Turun Sanomat (FI) /

A laboratory for cruel experiments

Turun Sanomat laments the UN Security Council's inability to find a solution to the war in Syria:

“On Monday night the Security Council was unable to agree on setting up an unbiased investigation into the use of chemical weapons in Douma. ... The measures of the major powers, and by extension of the Security Council, appear undignified and childish in a situation in which the killing of innocent civilians is entering its eighth year. Syria has become a playground and laboratory in which military power and the size of the leaders' egos are put to the test at the expense of the civilians.”

Gość Niedzielny (PL) /

Threat of a war between the major powers

The war in Syria may now take on entirely new proportions, Gość Niedzielny warns:

“Everyone knows that the drama in Syria cannot be resolved without Iran and above all Russia, which helped Assad. A resolute US attack on Syrian targets would represent an attempt to recoup former loses. However, it threatens to unleash a far more serious conflict. This time the result could be a direct confrontation between the major powers. On foreign terrain, of course. And as usual claiming victims among the civilian population - far more than those who die in the presumed attacks using chemical weapons.”

taz, die tageszeitung (DE) /

Don't become Trump's minion

Trump is becoming a real threat, the taz warns:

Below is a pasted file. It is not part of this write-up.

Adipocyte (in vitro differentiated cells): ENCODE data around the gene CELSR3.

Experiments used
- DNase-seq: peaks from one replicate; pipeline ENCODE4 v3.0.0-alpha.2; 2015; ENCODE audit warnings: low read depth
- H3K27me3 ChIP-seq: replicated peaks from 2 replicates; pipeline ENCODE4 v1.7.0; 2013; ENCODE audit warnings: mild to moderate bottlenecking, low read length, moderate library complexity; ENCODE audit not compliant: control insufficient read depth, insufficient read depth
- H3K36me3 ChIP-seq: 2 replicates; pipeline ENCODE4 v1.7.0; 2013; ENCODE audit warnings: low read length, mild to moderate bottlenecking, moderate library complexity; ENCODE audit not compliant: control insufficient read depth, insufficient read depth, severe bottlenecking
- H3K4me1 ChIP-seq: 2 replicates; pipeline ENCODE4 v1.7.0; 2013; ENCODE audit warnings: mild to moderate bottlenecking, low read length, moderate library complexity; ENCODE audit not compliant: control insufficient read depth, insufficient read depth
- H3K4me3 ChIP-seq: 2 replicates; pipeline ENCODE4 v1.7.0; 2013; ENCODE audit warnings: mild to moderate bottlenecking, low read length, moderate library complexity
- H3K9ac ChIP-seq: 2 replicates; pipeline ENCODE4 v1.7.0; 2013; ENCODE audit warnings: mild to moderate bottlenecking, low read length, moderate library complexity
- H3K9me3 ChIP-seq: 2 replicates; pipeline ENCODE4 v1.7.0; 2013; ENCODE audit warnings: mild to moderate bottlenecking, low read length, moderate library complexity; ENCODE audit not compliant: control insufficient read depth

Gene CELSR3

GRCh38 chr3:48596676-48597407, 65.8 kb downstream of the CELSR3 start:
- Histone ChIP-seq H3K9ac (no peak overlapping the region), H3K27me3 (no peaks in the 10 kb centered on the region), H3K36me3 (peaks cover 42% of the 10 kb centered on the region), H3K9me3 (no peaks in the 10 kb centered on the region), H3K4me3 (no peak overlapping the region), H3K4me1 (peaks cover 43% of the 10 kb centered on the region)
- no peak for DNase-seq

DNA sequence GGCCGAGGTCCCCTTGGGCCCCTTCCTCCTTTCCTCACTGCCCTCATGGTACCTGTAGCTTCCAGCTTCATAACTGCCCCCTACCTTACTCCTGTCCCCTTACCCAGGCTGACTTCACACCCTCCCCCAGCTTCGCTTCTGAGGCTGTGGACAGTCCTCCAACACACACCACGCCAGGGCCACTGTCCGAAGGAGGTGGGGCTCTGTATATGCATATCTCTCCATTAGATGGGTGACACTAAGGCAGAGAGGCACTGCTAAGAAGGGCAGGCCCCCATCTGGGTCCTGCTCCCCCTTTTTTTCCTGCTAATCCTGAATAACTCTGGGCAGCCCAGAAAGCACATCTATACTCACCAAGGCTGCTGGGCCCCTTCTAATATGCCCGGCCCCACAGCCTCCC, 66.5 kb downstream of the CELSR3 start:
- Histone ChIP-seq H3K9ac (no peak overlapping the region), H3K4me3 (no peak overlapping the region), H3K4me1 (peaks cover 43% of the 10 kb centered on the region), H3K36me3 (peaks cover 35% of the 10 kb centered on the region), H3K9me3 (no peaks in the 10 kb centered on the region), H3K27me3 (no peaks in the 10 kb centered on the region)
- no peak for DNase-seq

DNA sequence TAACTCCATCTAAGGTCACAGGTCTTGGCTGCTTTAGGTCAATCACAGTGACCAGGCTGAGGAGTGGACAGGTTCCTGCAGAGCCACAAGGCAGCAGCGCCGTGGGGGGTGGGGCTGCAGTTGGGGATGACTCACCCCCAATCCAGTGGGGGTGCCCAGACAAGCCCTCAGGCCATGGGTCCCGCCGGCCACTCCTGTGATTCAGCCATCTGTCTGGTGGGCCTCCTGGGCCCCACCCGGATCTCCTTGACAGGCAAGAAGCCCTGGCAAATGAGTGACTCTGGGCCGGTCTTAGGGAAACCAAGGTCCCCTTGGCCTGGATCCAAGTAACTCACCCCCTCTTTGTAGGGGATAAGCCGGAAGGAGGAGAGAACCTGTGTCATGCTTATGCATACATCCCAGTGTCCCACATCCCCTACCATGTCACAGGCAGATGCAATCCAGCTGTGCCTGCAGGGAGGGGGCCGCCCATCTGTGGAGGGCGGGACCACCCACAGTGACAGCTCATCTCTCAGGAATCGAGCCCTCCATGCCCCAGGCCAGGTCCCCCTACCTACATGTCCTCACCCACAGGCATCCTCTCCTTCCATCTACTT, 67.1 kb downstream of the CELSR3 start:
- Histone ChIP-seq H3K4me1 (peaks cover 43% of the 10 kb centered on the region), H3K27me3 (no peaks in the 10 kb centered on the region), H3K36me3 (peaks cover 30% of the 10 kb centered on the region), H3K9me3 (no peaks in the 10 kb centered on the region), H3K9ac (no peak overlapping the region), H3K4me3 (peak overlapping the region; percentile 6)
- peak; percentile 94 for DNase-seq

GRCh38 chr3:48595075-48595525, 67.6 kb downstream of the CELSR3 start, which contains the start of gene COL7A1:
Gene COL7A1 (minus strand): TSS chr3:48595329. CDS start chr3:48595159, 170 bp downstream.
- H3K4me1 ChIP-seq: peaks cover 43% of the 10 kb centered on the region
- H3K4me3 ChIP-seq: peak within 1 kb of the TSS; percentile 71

“Trump, who campaigned for election as a non-interventionist and critic of war, has not only boosted the number of US soldiers in Afghanistan since he took office, now he's also put together a cabinet that is so belligerent it represents a new security risk for the world. ... If the international community were to go along with Trump's call for an air strike in Syria it would give the struggling US president the boost in popularity that he urgently needs in this election year. But for future relations with Iran, Russia and ultimately also North Korea it could have unpredictable consequences. Instead of relying on such a dangerous partner, European countries would do well to finally develop their own strategies.”

Kurier (AT) /

Shoot first, ask questions later?

With its threats the US is once again rushing in where angels fear to tread, Kurier criticises:

“What lies behind the recent trend of shooting first and asking questions later? You don't have to be a Putin fan to see that the poisoning of the former double agent Skripal and his daughter reeks of Russian secret service involvement. But is the fact that it 'reeks' enough to justify the furious attacks that the British prime minister and half of the EU have made against Moscow? You don't have to be a staunch defender of Assad to see that he probably did use chemical weapons. But is 'probably' sufficient grounds for a Western intervention in Syria, where the West has already had a hundred reasons to intervene and yet failed to do so?”

Ria Nowosti (RU) /

US experienced in backpedalling

The US may also decide not to launch any attacks in Syria, Ria Novosti hopes:

“Long ago in 1962 [the year of the Cuban Missile Crisis], when a world war suddenly became a real threat the US was able to exercise restraint and back pedal. ... And recently, in the conflict with North Korea the US deployed aircraft carriers and threatened to destroy the regime, but then held back. ... There is good reason to hope that when Trump's 48-hour deadline runs out the leadership of the Western hegemony will have the strength to switch off YouTube and switch on its logical thinking. And distinguish between its lust for war and the reality. Because, as The Times reported, even British Prime Minister Theresa May, who doesn't want to repeat the tragic experiences of her predecessor in Iraq, has asked Trump for real proof.”